➞ Learn more about how uninsured and underinsured motorist coverage works

What does comprehensive coverage cover?

Comprehensive coverage covers the kinds of damage that can happen to your car that aren’t a collision. That means events out of your control, such as damage from:

Comprehensive and collision insurance often go hand-in-hand, and together, they cover damage to your own vehicle, from basic scratches to totaling your car. 

➞ Learn more about how comprehensive coverage works

What does collision coverage cover?

Collision coverage covers damage to your car from a collision, no matter who was at fault. That includes damage from:

  • Crashing into another car

  • Running into a stationary object, like a tree

  • Driving over a pothole

It is important to tell your insurance company if you have any modified parts on your car, like a mod exhaust, so they can include it in your coverage (for an additional fee.) If you don't let them know about any vehicle modifications, they won't be covered if you're in an accident.

➞ Learn more about how collision coverage works

What does gap insurance cover?

When your car is stolen or destroyed, your car insurance will pay for the actual cash value of your car. If you loan or lease your car, and it’s totaled in an accident, you could end up owing more on your loan or lease than your car’s depreciated value. Gap insurance pays out the difference between the car’s actual cash value and the amount you still owe on the lease or loan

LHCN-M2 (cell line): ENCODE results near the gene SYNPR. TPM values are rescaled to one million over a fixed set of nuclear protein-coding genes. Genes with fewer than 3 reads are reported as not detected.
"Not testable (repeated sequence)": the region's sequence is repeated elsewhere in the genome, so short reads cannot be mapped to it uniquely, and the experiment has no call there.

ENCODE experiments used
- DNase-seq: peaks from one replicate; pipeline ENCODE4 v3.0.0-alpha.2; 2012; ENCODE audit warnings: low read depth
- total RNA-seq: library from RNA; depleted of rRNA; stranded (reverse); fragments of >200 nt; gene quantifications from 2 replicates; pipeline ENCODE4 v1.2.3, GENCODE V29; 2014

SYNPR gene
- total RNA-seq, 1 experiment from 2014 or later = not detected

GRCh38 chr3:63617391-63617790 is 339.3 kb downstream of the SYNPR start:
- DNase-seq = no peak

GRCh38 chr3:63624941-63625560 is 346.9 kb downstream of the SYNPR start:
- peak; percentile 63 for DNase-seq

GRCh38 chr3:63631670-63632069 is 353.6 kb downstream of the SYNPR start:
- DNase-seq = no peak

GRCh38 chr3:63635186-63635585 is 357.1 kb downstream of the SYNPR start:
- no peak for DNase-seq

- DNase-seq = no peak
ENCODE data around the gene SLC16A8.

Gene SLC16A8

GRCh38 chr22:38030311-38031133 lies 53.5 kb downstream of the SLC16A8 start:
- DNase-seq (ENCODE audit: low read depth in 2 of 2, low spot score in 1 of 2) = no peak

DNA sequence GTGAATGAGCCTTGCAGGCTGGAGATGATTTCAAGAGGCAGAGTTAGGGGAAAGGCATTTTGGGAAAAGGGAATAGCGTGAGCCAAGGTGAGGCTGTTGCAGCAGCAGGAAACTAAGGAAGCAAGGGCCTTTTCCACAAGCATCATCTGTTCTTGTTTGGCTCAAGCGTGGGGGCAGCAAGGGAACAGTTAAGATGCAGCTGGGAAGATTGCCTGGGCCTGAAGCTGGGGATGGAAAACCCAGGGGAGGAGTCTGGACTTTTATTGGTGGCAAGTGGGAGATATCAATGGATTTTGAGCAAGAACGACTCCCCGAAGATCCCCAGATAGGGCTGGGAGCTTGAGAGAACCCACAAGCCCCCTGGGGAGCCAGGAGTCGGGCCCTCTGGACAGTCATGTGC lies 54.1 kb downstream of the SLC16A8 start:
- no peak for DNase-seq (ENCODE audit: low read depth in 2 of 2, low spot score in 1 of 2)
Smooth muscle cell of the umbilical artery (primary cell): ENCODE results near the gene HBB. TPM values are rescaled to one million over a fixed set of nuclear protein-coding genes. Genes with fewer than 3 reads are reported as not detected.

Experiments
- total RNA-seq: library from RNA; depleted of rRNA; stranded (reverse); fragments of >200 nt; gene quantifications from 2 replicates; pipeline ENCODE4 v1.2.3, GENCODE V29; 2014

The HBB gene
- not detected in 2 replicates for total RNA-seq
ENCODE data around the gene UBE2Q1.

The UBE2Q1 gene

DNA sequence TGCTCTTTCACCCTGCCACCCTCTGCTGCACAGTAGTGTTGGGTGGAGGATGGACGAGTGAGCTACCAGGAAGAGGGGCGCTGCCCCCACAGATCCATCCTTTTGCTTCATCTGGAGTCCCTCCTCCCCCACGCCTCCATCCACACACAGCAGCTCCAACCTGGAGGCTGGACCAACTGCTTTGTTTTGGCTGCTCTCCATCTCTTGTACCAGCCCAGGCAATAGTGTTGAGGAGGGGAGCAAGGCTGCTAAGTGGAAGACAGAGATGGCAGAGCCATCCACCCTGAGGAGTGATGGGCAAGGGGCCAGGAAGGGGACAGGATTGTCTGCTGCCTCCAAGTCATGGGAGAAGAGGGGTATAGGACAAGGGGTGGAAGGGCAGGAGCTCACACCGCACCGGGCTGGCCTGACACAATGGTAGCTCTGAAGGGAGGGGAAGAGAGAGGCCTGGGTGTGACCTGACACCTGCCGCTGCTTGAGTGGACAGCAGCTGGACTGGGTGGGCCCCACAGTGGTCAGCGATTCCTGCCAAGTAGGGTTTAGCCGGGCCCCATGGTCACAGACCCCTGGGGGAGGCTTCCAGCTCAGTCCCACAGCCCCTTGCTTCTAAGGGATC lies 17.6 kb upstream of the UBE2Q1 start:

➞ Learn more about how gap insurance works

What about additional coverage options?

In addition to the standard coverage that makes up a full coverage policy, most major car insurance companies offer a variety of extra coverage options that can be added to your policy with a rider or endorsement. Those may include:

  • Roadside assistance: When you’re stranded on the side of the road, roadside assistance can cover emergency services, like a flat-tire change, jump start, locksmith, or towing. Your policy may automatically include roadside assistance if you have comp and collision coverage, but if it doesn’t, you can usually add it for $5-$15 per vehicle.

  • New car replacement coverage: When your car is stolen or destroyed, your car insurance will cover a replacement up to the actual cash value of your car. New car replacement coverage pays to replace your totaled car with one of a similar make and model, but it’s usually only available if your car is less than two years old.